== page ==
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Dublin: 12 °C Tuesday 23 April, 2019
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International manhunt launched after thieves use motorboat to steal Swedish national treasures

The theft occurred just before midday on Tuesday, when two gold burial crowns were stolen from Stragnas Cathedral.

Police locks after thieves stole royal crowns from the 17th century from Strängnäs Cathedra
Police locks after thieves stole royal crowns from the 17th century from Strängnäs Cathedra
Image: Pontus Stenberg/TT / AP

THIEVES WHO ROBBED two 17th century royal crowns and an orb from a Swedish cathedral remain at large, a day after their daring midday heist by motorboat.

The theft occurred just before noon yesterday, when gold burial crowns belonging to King Karl IX and his wife Queen Christina were stolen from a display in a locked cabinet in Strangnas Cathedral, around 100km west of Stockholm.

The jewels were originally interred with the couple but were later exhumed for public display.

King Karl IX’s crown is made of gold and features crystals and pearls, while Christina’s is smaller and made of gold, precious stones and pearls.

Police quickly had helicopters, patrols, and search dogs looking for the thieves, but efforts to find the culprits have proved fruitless so far.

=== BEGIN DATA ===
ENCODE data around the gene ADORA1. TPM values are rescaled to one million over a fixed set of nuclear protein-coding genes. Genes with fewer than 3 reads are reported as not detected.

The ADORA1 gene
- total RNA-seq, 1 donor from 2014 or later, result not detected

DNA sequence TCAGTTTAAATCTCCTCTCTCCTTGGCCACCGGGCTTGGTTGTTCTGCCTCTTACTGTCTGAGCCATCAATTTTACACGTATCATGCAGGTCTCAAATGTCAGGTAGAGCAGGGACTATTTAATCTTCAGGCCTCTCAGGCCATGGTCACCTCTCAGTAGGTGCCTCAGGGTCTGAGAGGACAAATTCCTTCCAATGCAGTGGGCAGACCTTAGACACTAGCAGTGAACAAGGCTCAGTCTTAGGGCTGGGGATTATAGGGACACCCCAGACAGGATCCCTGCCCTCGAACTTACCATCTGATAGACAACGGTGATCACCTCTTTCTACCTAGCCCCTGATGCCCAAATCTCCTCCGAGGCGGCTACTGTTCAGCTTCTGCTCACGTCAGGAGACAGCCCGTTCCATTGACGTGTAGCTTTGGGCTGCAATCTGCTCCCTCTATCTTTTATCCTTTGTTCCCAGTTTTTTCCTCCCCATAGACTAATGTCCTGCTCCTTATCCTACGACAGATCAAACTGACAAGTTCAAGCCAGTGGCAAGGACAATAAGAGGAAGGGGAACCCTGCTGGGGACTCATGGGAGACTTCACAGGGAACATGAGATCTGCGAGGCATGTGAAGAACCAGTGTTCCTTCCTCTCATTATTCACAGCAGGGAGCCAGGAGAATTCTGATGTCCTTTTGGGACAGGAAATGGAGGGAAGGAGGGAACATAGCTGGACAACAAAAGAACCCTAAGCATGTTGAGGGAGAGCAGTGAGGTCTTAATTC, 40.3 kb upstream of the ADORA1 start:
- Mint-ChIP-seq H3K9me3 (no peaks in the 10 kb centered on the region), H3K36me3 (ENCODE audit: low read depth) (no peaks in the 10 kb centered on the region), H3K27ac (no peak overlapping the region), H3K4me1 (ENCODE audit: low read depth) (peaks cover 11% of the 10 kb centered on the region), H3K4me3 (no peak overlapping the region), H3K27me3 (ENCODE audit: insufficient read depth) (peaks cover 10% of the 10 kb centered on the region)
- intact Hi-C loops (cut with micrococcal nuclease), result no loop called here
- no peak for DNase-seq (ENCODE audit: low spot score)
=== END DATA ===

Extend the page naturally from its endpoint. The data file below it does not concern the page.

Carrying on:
An international hunt for the jewels has now been launched by Interpol, while none of the thieves have been identified.

Swedish police spokesman Stefan Dangardt said the objects would likely be “very difficult to sell”.

“We have as yet no value of the stolen goods, except that it is a national treasure,” Dangardt told AFP.

“Several people were seen leaving the church by boat or waterscooter after the theft.

“We have spoken to witnesses, but we are interested in further information from anyone that has made any observations,” he said.

One man who was having lunch outside the cathedral at the time of the heist told a local source that he saw two men dash from the building toward a motorboat waiting on Lake Malaren.

“I saw a white little boat with an outboard motor on the back. The two men hurriedly jumped on board and it sped off,” he said.

“I knew immediately they were burglars, because of the way they were behaving,” he added.

National police coordinator for thefts of cultural artefacts, Maria Ellior, told news agency TT there would be “a lot of media interest” in the objects.

She said: “There will be pictures in the media. It’s just not possible to sell these kinds of objects. So we can only speculate about [the thieves'] intentions.”

Similar heists have occurred before.

In 2013, King Johan III’s burial regalia was stolen from Vasteras Cathedral.

It was recovered several days later in a garbage bag left on a country road, following an anonymous tip off.

“One can hope that something like that will happen in this case,” Ellior said.

The perpetrators of Tuesday’s heist face up to six years in prison for aggravated theft if caught.

© AFP 2018 

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